Virtual reality in the lessons

We are living in the era of the Internet, super-fast smartphones and robot vacuums. Our students are spending half of their free time on social media. They know what “Stories” are (not the ones in books), how to google anything and which side of their face looks more advantageous in a selfie. Many of us have been using social networks for quite a while already, so today we would like to concentrate on how to benefit from other innovative technologies.

If photos and ordinary videos from YouTube and Instagram do not prove useful and effective anymore, there is something new for you. VR or Virtual Reality is being used more and more in all spheres of our life.

What is VR?

Virtual reality is the term used to describe a three-dimensional, computer-generated environment which can be explored and interacted with by a person. Today virtual reality is usually implemented using computer technology. There are a range of systems that are used for this purpose, such as headsets, omnidirectional treadmills and special gloves. The experience takes place within a simulated environment. It incorporates mainly auditory and visual feedback, but may also allow other types of sensory feedback like haptic.
Paul Driver, an Educational Technologist at Anglia Ruskin University, has been researching VR and its advantages in education for at least three years so far. He has given a couple of talks about how teachers can use this cutting-edge technology in their lessons. You can find some of his ideas below.

How can you use VR in the lessons?

1) The easiest you can use right now is spherical video. It is the most basic thing from virtual reality. It is not pure VR but it has proved to be helpful for the ELT. It is made with special 360-degrees cameras that allow you to look around as though you are in the video. To make this even more realistic you can use special VR-glasses, which can be made of cardboard and really cheap or expensive ones with extra functions.
This kind of video is believed to give teachers an incredible number of benefits. You can use it as a tour around a place of interest when teaching about a particular place.

Try using Google Expeditions and YouTube app (which gives an opportunity to look around) on your mobile.

2) Another way of using 360 degrees video is to show a situation, in which they are fully immersed, and ask them to concentrate on the feelings people might have in a particular situation, which is also likely to develop empathy in students. This adds mindfulness and makes it easier for students what it means to be in other person’s shoes.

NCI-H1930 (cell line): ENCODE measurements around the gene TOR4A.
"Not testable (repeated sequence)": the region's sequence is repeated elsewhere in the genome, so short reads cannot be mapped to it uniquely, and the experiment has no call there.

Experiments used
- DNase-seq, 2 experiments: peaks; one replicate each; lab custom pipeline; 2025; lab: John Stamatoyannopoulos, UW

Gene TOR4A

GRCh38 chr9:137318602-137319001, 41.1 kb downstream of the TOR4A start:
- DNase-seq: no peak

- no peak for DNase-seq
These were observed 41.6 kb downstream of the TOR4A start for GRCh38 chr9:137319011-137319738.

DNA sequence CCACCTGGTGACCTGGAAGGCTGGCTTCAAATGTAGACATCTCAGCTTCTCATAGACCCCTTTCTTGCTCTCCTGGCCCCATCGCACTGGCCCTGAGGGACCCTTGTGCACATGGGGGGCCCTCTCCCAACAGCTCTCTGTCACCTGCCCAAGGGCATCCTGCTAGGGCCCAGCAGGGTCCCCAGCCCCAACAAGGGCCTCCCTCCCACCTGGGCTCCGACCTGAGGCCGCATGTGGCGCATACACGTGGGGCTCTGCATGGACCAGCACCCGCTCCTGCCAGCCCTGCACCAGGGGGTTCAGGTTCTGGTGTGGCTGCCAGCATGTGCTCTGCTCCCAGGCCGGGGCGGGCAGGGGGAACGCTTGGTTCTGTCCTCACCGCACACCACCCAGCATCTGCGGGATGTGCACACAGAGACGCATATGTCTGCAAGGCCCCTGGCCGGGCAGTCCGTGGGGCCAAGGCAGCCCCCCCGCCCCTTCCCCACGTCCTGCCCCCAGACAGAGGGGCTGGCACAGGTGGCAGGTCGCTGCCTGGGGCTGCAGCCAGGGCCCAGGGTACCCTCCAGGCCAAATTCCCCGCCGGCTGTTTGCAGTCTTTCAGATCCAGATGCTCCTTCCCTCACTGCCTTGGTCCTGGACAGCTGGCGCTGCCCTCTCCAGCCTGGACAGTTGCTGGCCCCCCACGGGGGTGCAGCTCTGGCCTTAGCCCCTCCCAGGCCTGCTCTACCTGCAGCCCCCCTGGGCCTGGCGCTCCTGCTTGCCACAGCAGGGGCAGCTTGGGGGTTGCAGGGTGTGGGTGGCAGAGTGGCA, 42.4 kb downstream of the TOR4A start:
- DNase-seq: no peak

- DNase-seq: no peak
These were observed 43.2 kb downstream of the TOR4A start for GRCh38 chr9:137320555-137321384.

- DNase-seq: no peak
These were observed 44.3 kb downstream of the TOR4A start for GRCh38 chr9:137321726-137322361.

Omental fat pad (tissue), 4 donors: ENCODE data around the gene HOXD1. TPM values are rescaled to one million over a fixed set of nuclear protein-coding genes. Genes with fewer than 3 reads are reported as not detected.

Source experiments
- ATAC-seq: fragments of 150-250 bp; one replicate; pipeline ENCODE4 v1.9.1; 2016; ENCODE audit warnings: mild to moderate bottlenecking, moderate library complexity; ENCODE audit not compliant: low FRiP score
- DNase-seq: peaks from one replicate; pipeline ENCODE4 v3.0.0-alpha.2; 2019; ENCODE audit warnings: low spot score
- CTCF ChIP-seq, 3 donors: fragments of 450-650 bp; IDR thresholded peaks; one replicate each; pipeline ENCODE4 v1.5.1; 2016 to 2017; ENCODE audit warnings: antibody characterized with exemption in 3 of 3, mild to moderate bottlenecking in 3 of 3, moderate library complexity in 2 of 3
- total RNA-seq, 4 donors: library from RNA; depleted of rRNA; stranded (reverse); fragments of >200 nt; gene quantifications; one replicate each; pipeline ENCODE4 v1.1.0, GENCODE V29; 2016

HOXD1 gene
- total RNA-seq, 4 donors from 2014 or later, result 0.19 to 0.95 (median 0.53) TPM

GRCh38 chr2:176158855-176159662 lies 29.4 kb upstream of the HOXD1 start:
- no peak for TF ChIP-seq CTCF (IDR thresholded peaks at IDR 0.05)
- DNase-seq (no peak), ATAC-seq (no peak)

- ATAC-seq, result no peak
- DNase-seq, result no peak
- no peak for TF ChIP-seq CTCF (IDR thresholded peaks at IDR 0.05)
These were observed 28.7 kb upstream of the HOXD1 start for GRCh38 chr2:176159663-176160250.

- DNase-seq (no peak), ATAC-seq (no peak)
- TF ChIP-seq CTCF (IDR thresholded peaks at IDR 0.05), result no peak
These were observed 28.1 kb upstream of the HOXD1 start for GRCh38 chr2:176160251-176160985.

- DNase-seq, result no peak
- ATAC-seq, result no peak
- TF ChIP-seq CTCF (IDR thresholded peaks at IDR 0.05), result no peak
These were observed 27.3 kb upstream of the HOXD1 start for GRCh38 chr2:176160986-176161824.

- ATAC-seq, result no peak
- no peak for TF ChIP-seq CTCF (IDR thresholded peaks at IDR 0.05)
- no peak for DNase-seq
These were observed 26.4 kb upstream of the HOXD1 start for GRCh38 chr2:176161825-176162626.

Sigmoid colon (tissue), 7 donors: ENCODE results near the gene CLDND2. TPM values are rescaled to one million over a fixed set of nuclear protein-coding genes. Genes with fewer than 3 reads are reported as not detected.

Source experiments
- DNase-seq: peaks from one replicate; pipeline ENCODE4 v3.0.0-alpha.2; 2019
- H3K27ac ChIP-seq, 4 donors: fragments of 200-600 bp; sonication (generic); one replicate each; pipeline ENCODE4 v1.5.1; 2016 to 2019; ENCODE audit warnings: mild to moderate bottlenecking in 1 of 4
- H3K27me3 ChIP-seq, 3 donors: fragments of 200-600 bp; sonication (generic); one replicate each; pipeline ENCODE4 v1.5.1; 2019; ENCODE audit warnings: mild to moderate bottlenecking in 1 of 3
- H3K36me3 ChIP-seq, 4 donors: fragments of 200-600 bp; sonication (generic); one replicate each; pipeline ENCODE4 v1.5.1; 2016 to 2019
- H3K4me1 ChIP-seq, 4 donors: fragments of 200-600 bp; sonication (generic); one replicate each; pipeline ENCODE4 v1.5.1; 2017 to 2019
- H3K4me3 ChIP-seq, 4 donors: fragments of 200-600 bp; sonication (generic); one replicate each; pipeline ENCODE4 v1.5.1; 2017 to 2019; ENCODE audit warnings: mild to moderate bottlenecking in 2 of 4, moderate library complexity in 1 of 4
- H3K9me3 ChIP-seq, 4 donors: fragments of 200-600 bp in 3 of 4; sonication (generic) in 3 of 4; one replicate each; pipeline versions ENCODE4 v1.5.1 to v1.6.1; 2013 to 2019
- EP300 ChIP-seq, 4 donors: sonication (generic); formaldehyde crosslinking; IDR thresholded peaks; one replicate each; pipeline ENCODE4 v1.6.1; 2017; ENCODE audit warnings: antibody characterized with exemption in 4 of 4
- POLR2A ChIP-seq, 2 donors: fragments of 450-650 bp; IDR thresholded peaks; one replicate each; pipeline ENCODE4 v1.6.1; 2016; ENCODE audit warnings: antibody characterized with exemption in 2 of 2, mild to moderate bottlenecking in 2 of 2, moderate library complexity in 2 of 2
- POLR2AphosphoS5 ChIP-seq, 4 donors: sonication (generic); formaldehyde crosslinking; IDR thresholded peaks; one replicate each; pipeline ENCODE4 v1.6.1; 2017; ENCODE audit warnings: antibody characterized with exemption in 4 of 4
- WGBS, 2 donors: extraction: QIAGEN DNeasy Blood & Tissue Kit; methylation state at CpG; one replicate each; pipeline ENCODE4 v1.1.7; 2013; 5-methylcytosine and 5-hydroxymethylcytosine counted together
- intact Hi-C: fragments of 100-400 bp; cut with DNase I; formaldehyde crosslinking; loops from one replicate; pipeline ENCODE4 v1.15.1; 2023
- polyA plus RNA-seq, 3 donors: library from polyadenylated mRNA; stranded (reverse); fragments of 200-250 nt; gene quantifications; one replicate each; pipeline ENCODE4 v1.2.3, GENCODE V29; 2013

Help your students prepare for an exam — show how it is organised. Here is an idea from Cambridge Assessment English.

Your students can see how the exam goes so they will not feel frustrated or scared because they do not know what to expect. They will be more psychologically prepared for the atmosphere.

3) Use 3D models and show your students around while teaching them English as a part of Content and Language Integrated Learning.

Source: https://sketchfab.com/models

Ask students to describe the place where they are in.
Engage them in practising prepositions, asking for directions or set the context for teaching them the functional language of checking in at the hotel.

4) Create a lesson plan and quest for your students (even if you have just a photo) using thinglink.com

Here you need to use a photo or a picture from the Internet (which is free) or to upload a 360-degree video (paid plan). On your picture or video, you can add tags containing extra material: pictures, quizzes, songs, grammar, practice. Try it out to make a Murder Mystery lesson as a part of teaching Past Tenses.

5) Imagine 360-degrees recorded lessons. You can walk around an observed lesson, concentrate on different aspects of it, listen to students for extra detailed feedback. You could rewatch a part of a lesson and immediately see a pop-up message with the trainer’s feedback. You can turn around and see something behind yourself and another hot spot. It makes it real to rewatch your own lesson and analyze it from the point of view of your instructions and body language, how your students see you. Isn’t it just great?
Anyway, it is just a small part of using VR. The real virtual reality is more complicated and expensive to create, yet gives even more opportunities to teach and study. Here you can interact with other users of VR: your character interacts with other people’s characters. You can be wherever you live, still, you are in the same virtual classroom with people all over the world.



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